The Chelsea Chop – it sounds like a rather edgy haircut, doesn’t it? In fact the term refers to the cutting back of flowering perennials in early summer in order to slow down flowering and extend the season until later in the year.
Named after the world famous RHS Chelsea Flower Show, it’s a technique that’s usually carried out around the time the show is held, which is during the third week in May. Plants that flower later in the season are cut back by about one third to a half, which results in flowers that may be smaller but are usually more numerous. It also helps to keep the flowering season going into late summer and even early autumn, and helps the plants to maintain a more compact structure, which lessens the likelihood of them flopping over and reduces the need for staking.
Because spring came so late this year, garden growth has only been catching up over the last couple of warmer weeks, so this year you should be safe carrying out the Chelsea Chop even now, halfway through June.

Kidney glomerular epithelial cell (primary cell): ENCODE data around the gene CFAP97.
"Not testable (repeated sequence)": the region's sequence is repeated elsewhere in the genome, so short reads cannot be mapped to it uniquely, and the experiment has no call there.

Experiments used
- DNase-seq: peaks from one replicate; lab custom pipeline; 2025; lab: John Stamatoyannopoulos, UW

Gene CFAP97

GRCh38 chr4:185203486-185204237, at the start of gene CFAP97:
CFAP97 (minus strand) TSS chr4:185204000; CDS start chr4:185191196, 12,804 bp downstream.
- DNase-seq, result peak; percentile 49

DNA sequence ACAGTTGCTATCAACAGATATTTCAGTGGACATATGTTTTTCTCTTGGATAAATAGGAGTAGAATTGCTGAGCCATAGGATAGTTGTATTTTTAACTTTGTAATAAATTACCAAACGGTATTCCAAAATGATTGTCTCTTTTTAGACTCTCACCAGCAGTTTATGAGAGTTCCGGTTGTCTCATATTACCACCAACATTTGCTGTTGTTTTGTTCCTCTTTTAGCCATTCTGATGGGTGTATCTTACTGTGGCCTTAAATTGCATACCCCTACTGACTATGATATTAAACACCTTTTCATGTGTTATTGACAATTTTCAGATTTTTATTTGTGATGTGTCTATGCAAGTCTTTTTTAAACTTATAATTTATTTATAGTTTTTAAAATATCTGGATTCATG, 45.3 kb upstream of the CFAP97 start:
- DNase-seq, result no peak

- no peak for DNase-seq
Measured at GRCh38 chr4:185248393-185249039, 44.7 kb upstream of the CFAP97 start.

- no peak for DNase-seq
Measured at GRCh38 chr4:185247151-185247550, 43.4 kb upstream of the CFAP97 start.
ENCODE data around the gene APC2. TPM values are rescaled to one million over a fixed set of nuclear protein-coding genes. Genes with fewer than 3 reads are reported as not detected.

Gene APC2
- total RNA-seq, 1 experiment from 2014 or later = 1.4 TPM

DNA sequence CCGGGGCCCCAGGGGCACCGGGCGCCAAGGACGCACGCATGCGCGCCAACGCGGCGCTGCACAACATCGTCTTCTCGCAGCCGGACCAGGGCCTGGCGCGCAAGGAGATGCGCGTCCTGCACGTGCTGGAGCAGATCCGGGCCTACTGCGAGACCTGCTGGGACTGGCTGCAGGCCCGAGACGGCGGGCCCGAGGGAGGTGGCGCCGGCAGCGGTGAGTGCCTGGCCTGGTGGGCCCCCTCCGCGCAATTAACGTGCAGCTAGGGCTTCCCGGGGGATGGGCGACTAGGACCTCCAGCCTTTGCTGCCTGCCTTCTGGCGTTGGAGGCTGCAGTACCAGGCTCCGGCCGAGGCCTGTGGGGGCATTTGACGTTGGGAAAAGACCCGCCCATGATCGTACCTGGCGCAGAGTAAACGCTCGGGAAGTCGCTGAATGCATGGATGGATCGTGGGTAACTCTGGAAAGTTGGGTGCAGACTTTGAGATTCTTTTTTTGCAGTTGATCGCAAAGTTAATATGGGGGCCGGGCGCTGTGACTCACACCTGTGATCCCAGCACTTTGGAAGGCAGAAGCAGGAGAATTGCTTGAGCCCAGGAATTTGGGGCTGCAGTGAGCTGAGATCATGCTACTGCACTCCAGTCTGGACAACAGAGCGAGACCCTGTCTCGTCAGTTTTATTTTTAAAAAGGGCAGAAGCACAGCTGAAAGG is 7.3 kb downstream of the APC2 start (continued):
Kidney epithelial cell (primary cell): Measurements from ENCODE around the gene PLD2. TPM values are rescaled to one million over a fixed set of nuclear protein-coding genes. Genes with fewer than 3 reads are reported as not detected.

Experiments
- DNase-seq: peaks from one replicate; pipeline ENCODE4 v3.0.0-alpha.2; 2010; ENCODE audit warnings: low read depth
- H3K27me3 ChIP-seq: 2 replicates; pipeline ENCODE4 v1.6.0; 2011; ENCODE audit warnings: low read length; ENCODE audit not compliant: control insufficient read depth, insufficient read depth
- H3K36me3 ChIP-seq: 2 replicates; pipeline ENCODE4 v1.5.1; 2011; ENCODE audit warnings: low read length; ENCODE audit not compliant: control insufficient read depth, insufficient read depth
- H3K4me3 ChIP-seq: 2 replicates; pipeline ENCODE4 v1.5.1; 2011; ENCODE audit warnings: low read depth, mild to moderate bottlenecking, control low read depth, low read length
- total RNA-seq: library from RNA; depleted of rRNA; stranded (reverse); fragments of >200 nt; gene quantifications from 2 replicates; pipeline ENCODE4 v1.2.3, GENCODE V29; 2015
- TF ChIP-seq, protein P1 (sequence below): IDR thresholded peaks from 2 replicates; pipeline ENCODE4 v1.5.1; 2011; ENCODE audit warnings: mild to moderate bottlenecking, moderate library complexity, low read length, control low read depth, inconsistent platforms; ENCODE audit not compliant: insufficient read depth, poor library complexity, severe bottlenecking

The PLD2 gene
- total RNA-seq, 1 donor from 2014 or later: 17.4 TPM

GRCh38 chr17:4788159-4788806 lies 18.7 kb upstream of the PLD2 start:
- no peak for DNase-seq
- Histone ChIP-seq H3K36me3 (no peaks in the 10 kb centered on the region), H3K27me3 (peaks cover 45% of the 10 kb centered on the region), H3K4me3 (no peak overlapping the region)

As a general rule, the closer to flowering time you cut the plants back, the more you will delay flowering, so it’s usually a good idea to limit the chop to plants with good new season stem and leaf growth that haven’t started to form flower buds yet. You needn’t be too fussy – a trim with a shears will usually do – but you might just want to tidy up any stems left exposed down to the next set of leaves. Do keep an eye out for slugs who may be attracted to fresh, new growth that results.
Here are some favourite garden perennials that might benefit from the chop:
• Aster frikartii “Monch” and other perennial asters, also known as Michaelmas Daisies
• Sedum “Herbstfreude”, otherwise known as Sedum “Autumn Joy”
• Echinacea purpurea
• Rudbeckia “Goldsturm”
• Phlox paniculata
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